Is it possible that the discrimination women face in the real world, is actually being reflected in the digital world as well? Is technology leaving women out of its fast-paced evolvement? This article tends to answer these, and a couple of similar questions.
I never really knew what the term gender digital divide meant, until about two years ago. As I became part of a research team, that was looking upon the gender aspects of digitalization, I began reading a bit about how Artificial Intelligence is showing a gender bias in welfare systems, disfavoring women. I kept reading how the AI is often tailored to only recognize the needs of men, given that worldwide, data regarding the situation of women tends to be more scarce, and applications tailored to their needs are even more so.
And then my reading became more extensive. As we move on towards a more tech-savvy population day by day, our daily public services and communication means are also experiencing a major digital shift. Internet is pretty much everywhere. Or is it?
Gender Digital Divide in Numbers
The International Telecommunications Union (ITU) reports that more than 50% of the world’s women are offline. This is more evident, especially in developing countries, where the internet penetration rate for adult women is 41%, compared to 53% for men. According to GSMA 393 million, adult women in developing countries do not own mobile phones, and globally, women are 8% less likely to own a mobile phone than men. Furthermore, the GSMA reports show that women are more likely to have simpler feature phones that do not support mobile internet use, and women are 20% less likely than men to own a smartphone.
These are not just simple percentages. They translate into an inability and lack of access, which enables women from taking part in the social, economic, and political dynamics of society. This lack of data and access further transforms into gender blind policies that do not improve gender inequalities but rather contribute to them. As we continue taking access to Information and Communication Technologies (ICTs) for granted, without thinking of how to come up with more inclusive solutions for diverse women and men, we continue contributing to the so-called gender digital divide.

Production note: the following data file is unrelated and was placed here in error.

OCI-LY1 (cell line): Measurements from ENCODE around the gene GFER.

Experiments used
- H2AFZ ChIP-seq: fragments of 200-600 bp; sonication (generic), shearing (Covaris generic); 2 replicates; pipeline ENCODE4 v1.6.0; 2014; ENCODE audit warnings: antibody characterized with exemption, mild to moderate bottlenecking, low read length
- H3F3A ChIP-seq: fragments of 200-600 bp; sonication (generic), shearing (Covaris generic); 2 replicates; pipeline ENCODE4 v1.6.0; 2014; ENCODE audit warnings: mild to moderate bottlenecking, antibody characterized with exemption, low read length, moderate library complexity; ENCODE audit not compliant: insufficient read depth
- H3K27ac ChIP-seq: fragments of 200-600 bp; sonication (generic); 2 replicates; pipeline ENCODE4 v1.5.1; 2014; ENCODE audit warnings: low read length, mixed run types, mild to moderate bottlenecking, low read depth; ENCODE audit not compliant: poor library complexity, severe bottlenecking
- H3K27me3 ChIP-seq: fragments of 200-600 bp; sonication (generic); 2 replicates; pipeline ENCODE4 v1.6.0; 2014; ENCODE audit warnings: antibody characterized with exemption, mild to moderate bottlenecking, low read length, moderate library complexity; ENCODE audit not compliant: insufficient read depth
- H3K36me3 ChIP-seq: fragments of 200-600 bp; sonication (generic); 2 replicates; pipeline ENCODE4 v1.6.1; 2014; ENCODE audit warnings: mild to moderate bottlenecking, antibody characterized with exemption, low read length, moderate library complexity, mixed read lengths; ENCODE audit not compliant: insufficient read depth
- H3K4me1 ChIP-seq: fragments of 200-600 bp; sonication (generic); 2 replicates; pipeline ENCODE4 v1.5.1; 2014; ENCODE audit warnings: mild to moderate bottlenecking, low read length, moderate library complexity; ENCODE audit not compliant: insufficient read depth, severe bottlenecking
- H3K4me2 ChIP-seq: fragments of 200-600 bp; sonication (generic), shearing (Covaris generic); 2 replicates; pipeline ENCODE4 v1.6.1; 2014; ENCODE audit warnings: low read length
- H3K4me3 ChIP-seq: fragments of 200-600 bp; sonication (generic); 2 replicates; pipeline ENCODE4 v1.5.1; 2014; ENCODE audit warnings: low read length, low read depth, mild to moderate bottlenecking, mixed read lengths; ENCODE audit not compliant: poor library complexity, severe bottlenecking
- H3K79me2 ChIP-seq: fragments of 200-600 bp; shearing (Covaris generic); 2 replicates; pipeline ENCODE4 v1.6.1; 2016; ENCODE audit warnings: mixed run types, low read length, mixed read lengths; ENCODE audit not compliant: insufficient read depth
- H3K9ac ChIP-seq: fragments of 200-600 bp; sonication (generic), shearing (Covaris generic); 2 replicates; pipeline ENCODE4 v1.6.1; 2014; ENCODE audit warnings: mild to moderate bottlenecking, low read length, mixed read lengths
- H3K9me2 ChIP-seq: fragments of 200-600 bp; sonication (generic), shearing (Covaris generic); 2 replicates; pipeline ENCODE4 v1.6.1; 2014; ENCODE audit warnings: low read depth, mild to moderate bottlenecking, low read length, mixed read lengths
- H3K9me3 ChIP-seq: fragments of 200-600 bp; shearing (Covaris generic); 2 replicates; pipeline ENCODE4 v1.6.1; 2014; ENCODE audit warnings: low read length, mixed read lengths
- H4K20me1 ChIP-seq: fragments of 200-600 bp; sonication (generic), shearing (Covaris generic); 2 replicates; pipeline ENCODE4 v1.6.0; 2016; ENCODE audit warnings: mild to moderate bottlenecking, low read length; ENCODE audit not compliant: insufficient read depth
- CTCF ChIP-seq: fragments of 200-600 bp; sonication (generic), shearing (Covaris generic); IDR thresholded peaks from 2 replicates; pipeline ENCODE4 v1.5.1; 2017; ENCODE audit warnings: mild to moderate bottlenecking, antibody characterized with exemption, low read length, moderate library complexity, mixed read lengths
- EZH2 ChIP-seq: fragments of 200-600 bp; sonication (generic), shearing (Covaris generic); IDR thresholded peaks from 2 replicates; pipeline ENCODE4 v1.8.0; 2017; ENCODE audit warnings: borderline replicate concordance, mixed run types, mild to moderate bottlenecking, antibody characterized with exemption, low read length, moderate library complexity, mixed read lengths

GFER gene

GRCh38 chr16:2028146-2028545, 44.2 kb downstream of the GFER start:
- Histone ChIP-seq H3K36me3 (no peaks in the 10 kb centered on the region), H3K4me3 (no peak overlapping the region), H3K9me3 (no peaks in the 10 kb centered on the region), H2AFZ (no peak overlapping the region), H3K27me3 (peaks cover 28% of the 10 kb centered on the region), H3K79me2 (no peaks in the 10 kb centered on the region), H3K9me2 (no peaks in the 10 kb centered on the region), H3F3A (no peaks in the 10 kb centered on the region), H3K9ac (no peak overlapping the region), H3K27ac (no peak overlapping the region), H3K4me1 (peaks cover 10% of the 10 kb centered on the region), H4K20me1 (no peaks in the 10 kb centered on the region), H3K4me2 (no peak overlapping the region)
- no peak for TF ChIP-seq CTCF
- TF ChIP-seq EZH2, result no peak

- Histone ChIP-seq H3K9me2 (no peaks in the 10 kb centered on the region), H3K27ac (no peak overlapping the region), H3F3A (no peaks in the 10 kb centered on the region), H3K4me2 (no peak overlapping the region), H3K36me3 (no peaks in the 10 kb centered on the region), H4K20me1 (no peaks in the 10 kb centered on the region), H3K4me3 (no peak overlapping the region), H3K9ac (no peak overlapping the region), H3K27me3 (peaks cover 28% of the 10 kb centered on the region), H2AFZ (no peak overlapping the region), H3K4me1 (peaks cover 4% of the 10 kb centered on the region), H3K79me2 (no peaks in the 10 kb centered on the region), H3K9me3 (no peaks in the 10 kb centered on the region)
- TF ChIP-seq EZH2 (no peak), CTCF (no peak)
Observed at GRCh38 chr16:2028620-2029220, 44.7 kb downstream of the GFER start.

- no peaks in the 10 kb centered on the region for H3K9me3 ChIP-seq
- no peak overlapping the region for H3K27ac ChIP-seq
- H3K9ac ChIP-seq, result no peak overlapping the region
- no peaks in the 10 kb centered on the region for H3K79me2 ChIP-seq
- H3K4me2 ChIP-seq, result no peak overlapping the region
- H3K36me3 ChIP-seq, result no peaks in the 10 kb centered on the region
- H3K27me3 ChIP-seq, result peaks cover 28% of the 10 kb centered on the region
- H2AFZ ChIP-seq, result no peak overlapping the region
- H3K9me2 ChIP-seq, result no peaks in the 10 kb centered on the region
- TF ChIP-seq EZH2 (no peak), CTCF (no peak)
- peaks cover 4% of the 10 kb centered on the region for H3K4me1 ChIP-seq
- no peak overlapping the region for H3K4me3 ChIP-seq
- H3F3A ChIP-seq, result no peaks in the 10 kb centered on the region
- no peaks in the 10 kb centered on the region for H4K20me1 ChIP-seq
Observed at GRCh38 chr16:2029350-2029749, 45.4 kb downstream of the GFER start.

What Is the Digital Divide?
But first things first, in order to understand and become more active towards diminishing the gender digital divide, we must know the definition of the term. As Plan International puts it, the digital divide, also known as the technology gap, is the difference between groups with access to technology and the internet and those without. In this sense, the definition refers to the fact that girls and women often have less access to technology and the internet compared to boys and men, especially in developing countries, where girls and women struggle to afford technology and internet access.
The existence of this division was made even clearer during the COVID-19 pandemic — when access to information during lockdown was crucial, as measures were continuously shifting, and in order to benefit from certain health services you had to be at least minimally digitally updated. The pandemic showed how women’s and men’s access to ICT differs, but it also proved that economic development, as well as social development, is now deeply linked to digitalization. With no gender-disaggregated data regarding the use of digital tools, especially developing countries were left wondering where did we go wrong? Why are there more men applying for vaccination than women?
In Kosovo, due to women’s poorer lack of knowledge, time, and ways to access online information, women are refusing to vaccinate due to a fear that vaccines may impact their ability to give birth in the future. If women in Kosovo had better digital awareness and could access the numerous campaigns and information that has been posted online, to deconstruct this theory, they would not be victims of disinformation.
How the Digital Divide Affects Our Lives
Similar social norms globally are making women and girls more vulnerable to the digital revolution. It has gone so far, that often tech careers are considered careers for men only. In certain societies, women cannot have access to smartphones, as some families can only afford one smartphone, and it is usually the husband who is the one using it and taking it to work. Other women do not have time to research and become more digitally aware due to lack of time and care responsibilities or fear of cyber violence and data processing.
These, and many other scenarios are daily contributing to the gender digital divide. I know that individuals involved in the ICT sector cherish some sort of independence in creating applications and working through them by following their own principles. If you are this individual, and you are reading this article, please take into account the gender differences when designing your next project. Women and girls will be significantly grateful.
For a brief, illustrated understanding of the gender digital divide, I suggest you watch the following, wicked video put together by USAID.
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